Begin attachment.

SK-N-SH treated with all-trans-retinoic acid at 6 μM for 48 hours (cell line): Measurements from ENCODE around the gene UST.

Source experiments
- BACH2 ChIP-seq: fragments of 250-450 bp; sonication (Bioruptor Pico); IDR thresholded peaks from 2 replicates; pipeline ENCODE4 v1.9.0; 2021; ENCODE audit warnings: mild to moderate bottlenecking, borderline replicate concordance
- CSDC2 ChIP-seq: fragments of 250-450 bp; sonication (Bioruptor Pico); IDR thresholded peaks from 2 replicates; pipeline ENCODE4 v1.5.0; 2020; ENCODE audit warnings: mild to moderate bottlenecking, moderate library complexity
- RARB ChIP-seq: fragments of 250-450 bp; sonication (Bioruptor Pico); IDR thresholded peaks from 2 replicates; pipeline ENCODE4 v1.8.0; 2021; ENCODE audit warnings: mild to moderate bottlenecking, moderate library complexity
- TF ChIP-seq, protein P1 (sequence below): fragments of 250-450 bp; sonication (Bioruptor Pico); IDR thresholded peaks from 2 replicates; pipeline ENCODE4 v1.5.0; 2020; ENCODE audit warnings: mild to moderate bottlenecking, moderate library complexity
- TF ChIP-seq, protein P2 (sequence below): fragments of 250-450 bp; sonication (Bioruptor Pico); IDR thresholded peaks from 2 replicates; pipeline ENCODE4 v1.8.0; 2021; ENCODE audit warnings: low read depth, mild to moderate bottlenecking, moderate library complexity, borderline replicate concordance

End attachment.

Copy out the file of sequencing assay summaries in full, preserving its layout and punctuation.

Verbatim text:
SK-N-SH treated with all-trans-retinoic acid at 6 μM for 48 hours (cell line): Measurements from ENCODE around the gene UST.

Source experiments
- BACH2 ChIP-seq: fragments of 250-450 bp; sonication (Bioruptor Pico); IDR thresholded peaks from 2 replicates; pipeline ENCODE4 v1.9.0; 2021; ENCODE audit warnings: mild to moderate bottlenecking, borderline replicate concordance
- CSDC2 ChIP-seq: fragments of 250-450 bp; sonication (Bioruptor Pico); IDR thresholded peaks from 2 replicates; pipeline ENCODE4 v1.5.0; 2020; ENCODE audit warnings: mild to moderate bottlenecking, moderate library complexity
- RARB ChIP-seq: fragments of 250-450 bp; sonication (Bioruptor Pico); IDR thresholded peaks from 2 replicates; pipeline ENCODE4 v1.8.0; 2021; ENCODE audit warnings: mild to moderate bottlenecking, moderate library complexity
- TF ChIP-seq, protein P1 (sequence below): fragments of 250-450 bp; sonication (Bioruptor Pico); IDR thresholded peaks from 2 replicates; pipeline ENCODE4 v1.5.0; 2020; ENCODE audit warnings: mild to moderate bottlenecking, moderate library complexity
- TF ChIP-seq, protein P2 (sequence below): fragments of 250-450 bp; sonication (Bioruptor Pico); IDR thresholded peaks from 2 replicates; pipeline ENCODE4 v1.8.0; 2021; ENCODE audit warnings: low read depth, mild to moderate bottlenecking, moderate library complexity, borderline replicate concordance